DoING: The Seven Habits of Highly Effective Catechists
1.Who was one of the best teachers you ever had? What made him or her such an effective teacher?
2. Of this teachers qualities and skills, which do you think you already possess?
3. Of this teachers qualities and skills, which would you most like to improve on?
You may be familiar with Stephen Coveys The 7 Habits of Highly Effective People (if not, I highly recommend it!). Well, today lets focus on seven habits of highly effective catechists. I firmly believe that the most effective catechists excel in the following areas:
1. A Passion for Their Own Ongoing Formation: they never stop learning about and growing in their faith.
2. Planning and Preparation: they prepare their lessons thoroughly and prayerfully.
3. Creating a Prayerful Environment: they create a learning space that is conducive to faith formation and prayer.
4. Using a Variety of Engaging Activities: they know how to make their learners active, not passive.
5. Maintaining Discipline: they know how to keep order.
6. Leading Reflective Prayer: they not only include prayer in their lessons but create a climate of prayer that pervades their lessons.
7. Positive Presence (Teaching with Authority): they utilize skills that command attention and encourage participation.
(Based on The Catechists Toolbox: How To Thrive as a Religious Education Teacher, by Joe Paprocki. For more information, visit www.loyolapress.com/toolbox.)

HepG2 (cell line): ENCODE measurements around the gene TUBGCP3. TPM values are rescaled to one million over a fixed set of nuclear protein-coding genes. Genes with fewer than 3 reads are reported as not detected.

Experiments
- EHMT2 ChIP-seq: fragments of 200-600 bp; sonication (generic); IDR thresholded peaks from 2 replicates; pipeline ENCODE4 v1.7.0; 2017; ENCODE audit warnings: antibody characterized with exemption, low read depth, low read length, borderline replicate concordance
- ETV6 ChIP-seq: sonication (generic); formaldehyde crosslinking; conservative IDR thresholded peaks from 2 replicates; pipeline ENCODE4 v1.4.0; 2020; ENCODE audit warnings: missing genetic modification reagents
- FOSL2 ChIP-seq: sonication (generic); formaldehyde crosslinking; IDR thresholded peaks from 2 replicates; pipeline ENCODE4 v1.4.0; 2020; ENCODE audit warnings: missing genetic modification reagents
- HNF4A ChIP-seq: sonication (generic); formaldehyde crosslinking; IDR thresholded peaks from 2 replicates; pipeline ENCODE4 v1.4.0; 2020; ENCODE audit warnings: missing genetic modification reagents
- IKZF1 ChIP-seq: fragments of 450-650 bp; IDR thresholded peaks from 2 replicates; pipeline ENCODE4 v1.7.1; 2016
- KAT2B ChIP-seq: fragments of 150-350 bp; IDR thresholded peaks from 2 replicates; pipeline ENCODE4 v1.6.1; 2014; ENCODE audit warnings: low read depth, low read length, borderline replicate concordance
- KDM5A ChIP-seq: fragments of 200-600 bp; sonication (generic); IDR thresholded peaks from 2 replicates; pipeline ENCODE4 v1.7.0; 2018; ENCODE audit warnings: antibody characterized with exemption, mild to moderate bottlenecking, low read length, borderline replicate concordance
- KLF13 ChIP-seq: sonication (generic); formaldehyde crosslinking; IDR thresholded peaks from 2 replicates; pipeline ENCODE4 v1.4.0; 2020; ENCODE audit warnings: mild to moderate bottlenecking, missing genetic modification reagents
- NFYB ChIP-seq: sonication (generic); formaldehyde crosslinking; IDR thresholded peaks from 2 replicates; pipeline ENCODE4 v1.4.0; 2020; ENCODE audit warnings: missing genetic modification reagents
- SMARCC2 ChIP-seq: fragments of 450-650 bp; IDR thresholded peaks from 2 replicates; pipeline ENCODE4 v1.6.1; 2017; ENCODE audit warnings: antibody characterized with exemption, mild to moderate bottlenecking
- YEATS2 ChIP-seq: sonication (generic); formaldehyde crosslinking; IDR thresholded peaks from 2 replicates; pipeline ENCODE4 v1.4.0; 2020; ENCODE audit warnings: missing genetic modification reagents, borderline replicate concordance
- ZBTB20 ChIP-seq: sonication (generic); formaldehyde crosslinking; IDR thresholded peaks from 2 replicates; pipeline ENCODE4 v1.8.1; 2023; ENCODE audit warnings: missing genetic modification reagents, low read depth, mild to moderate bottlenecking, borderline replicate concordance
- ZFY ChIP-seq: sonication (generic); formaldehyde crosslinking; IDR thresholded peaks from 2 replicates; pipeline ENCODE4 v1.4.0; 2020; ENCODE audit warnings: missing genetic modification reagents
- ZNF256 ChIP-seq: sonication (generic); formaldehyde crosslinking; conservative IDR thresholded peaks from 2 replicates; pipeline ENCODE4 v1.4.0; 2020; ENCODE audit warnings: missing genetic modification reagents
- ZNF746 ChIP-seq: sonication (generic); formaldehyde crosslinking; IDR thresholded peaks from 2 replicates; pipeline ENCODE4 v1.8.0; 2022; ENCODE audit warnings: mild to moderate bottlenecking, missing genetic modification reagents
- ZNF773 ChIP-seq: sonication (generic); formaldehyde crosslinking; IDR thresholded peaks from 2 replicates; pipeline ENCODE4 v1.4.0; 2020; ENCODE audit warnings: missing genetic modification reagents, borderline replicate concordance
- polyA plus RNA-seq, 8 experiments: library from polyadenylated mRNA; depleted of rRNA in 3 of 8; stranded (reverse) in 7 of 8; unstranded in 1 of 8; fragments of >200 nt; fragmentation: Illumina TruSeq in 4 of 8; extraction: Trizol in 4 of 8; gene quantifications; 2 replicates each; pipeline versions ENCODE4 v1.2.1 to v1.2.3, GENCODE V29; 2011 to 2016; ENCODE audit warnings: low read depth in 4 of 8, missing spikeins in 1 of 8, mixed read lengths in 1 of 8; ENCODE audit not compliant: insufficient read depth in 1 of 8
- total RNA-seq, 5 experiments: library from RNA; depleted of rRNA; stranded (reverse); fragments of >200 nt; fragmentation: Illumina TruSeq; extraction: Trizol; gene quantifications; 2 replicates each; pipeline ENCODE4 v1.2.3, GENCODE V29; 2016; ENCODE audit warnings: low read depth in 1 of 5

DoING: Entering through Their door but Leaving through Your door
WhatsHot?WhatsNot?With the other members of your group, brainstorm a list of whats hot right now in the lives of those you teach. Think of movies, video games, celebrities, athletes, games, fads, songs, TV shows, Internet sites, and so on.
DoING: Entering through Their doorbut Leaving through Your door (page 2)
Now, select one item from the list on the previous page and brainstorm a way that this could in some way connect with an aspect of the Catholic faith (i.e., you could refer to this item in class to grab attention and use it as a segue into teaching an aspect of our faith). describe:
FollowaCatecheticalProcessThink of your lesson as a movement: you want to move your learners from where they are to where Jesus wants them to be. This movement, called the catechetical process, involves four steps:
1. Engaging the life experience of the participants
2. Exploring the concepts to be taught (Scripture and Tradition)
3. Reflecting and integrating the concepts with the lived experience
4. Responding with a new way of living
Simply put, you take learners from where they are and move them toward Jesus. St. Ignatius of Loyola described this as entering through their door but leaving through your door.